Just as in everyday interactions, you and your people must make the best of a sometimes less than optimum situation. I believe it was former Secretary of State, Donald Rumsfeld who said, “You go to war with the army you have, not the army you want.” That pretty much sums it up.

It would be great if you had a crew made up entirely of seasoned journeymen with, say, expertise in medical gas installation, but unless hospitals or dental offices are your main source of work, you probably won’t have that. So you put together a good lead man with the requisite skills and pair him with other seasoned people and turn them loose.

Likewise, if you get a multi-family project, it might be good to have people with experience in plumbing modular stacks, but if it is your first big project, you might not have that. So the learning curve begins... for you and for your people.

The real trick, moving forward, is to be aware of the team, or teams, you are building and taking care of the inherent strengths and weaknesses we all bring to the job. The satisfaction of watching a team you put together gel and really get the job done right is something you should enjoy seeing.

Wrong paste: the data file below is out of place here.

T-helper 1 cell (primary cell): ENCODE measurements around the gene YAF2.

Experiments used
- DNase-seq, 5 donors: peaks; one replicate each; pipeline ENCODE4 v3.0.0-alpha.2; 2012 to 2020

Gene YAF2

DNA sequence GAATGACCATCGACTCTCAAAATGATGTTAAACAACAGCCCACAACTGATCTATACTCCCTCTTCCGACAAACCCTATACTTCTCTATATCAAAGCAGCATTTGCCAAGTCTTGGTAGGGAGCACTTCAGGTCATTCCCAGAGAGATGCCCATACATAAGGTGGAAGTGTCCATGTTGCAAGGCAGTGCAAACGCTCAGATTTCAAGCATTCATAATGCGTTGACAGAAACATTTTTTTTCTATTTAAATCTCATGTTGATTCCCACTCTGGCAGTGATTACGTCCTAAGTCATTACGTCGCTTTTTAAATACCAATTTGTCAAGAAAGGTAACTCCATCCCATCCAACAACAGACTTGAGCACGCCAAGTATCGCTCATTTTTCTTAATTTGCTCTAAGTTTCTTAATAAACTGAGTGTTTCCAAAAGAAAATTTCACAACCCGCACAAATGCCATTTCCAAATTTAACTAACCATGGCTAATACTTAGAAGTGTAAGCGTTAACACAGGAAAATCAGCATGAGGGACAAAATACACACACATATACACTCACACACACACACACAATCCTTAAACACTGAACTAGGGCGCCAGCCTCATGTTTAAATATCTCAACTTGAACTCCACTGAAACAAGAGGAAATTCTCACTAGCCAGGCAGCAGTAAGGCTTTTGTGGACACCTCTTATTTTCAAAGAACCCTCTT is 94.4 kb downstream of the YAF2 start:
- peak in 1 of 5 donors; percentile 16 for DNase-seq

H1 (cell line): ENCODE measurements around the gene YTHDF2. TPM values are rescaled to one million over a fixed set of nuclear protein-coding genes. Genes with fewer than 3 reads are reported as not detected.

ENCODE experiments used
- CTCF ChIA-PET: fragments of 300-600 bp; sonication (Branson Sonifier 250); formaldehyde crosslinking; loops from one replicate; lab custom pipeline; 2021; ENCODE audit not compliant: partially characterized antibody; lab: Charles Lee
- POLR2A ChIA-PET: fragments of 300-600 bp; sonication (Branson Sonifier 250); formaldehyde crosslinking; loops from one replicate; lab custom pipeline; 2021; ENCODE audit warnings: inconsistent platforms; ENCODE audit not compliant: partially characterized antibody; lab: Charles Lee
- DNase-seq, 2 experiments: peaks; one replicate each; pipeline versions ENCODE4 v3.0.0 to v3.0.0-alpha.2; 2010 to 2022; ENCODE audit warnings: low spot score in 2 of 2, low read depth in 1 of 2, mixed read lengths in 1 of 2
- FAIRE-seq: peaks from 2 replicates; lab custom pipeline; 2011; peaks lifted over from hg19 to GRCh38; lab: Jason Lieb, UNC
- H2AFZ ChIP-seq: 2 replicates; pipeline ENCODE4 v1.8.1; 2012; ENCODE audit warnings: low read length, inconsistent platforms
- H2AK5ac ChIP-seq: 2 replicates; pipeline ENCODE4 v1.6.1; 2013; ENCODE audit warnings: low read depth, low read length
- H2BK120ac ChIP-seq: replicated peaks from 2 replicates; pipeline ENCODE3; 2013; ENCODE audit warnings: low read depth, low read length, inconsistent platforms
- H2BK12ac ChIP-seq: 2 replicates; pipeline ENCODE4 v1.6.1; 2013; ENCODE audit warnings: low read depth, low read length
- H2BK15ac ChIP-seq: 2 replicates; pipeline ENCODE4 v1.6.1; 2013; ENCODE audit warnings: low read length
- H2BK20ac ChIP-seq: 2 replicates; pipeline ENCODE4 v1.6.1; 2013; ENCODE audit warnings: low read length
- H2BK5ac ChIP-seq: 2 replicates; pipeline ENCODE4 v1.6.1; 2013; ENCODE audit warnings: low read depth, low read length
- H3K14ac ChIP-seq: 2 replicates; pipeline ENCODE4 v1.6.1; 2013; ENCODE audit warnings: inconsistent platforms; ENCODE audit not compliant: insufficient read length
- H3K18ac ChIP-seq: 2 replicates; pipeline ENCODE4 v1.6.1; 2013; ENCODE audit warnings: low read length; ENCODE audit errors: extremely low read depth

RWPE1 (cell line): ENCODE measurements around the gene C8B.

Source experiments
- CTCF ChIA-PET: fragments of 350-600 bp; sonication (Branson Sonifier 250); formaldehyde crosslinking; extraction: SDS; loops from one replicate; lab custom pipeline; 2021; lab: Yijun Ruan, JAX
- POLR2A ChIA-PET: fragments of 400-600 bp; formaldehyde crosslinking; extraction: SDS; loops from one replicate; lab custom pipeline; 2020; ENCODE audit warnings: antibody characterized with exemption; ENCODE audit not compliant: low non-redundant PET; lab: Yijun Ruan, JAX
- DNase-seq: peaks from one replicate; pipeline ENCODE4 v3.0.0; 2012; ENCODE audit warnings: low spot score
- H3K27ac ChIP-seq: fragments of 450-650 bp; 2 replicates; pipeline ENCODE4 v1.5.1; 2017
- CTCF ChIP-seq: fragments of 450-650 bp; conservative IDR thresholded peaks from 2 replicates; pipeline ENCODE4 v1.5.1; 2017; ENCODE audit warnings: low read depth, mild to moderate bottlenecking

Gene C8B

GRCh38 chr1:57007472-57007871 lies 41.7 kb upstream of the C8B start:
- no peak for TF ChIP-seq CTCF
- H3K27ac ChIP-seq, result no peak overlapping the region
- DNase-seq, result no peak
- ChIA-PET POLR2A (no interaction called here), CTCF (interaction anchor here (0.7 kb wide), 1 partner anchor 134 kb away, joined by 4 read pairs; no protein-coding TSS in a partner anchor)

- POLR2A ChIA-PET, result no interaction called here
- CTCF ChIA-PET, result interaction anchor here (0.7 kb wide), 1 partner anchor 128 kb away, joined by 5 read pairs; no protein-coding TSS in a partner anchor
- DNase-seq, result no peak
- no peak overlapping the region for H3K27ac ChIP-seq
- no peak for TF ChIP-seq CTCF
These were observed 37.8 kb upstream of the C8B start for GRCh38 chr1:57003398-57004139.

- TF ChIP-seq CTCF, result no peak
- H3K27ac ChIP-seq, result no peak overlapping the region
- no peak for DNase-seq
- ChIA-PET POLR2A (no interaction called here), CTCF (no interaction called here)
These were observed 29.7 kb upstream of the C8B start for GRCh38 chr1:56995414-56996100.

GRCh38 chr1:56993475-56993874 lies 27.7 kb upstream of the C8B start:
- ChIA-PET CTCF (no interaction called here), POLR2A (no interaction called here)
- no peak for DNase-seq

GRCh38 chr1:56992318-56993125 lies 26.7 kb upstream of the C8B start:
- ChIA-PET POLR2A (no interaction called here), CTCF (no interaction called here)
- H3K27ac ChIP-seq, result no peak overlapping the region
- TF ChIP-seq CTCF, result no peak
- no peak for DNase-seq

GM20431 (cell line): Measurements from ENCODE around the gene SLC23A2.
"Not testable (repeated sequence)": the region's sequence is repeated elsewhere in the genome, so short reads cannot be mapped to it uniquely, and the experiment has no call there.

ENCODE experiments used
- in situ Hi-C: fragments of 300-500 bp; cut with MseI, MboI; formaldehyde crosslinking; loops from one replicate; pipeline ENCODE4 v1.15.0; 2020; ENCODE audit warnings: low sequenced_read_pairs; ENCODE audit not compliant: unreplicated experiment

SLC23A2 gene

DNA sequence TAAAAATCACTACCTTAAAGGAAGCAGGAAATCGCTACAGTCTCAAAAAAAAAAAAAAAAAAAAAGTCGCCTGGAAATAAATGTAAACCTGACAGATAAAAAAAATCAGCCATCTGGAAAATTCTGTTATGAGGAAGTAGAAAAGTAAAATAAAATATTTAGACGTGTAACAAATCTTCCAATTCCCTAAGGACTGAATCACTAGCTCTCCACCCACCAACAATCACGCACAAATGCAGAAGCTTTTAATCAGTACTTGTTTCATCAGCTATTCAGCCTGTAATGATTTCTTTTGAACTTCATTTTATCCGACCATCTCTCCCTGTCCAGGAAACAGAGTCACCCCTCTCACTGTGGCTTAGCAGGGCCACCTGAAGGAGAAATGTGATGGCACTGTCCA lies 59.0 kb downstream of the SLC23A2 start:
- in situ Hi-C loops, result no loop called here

Yes, you are going to lose people, fire people and promote people. By applying the same criteria to reconstructing your crews as you did to building them originally, you will have a greater success rate than simply throwing bodies at a project and hoping for the best.

Finally, as 2020 draws to a close, I want to say THANK YOU to my readers. This year has been a real roller coaster ride and I feel truly blessed to have your comments and feedback. This is my 13th year writing for CONTRACTOR. As you know, the trade is something I am passionate about, and your feedback helps to keep me on point.

Wishing you and yours a very Merry Christmas, and a happy, healthy and prosperous New Year!

The Brooklyn, N.Y.-born author is a third-generation master plumber. He founded Sunflower Plumbing & Heating in Shirley, N.Y., in 1975 and A Professional Commercial Plumbing Inc. in Phoenix in 1980. He holds residential, commercial, industrial and solar plumbing licenses and is certified in welding, clean rooms, polypropylene gas fusion and medical gas piping. He can be reached at [email protected].